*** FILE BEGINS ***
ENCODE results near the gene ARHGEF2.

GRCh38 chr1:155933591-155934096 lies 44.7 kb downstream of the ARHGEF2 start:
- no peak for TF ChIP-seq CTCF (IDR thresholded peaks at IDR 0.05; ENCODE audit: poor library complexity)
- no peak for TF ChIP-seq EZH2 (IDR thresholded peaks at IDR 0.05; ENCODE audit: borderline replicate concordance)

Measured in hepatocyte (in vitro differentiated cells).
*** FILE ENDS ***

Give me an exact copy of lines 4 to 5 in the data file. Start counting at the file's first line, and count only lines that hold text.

- no peak for TF ChIP-seq EZH2 (IDR thresholded peaks at IDR 0.05; ENCODE audit: borderline replicate concordance)

Measured in hepatocyte (in vitro differentiated cells).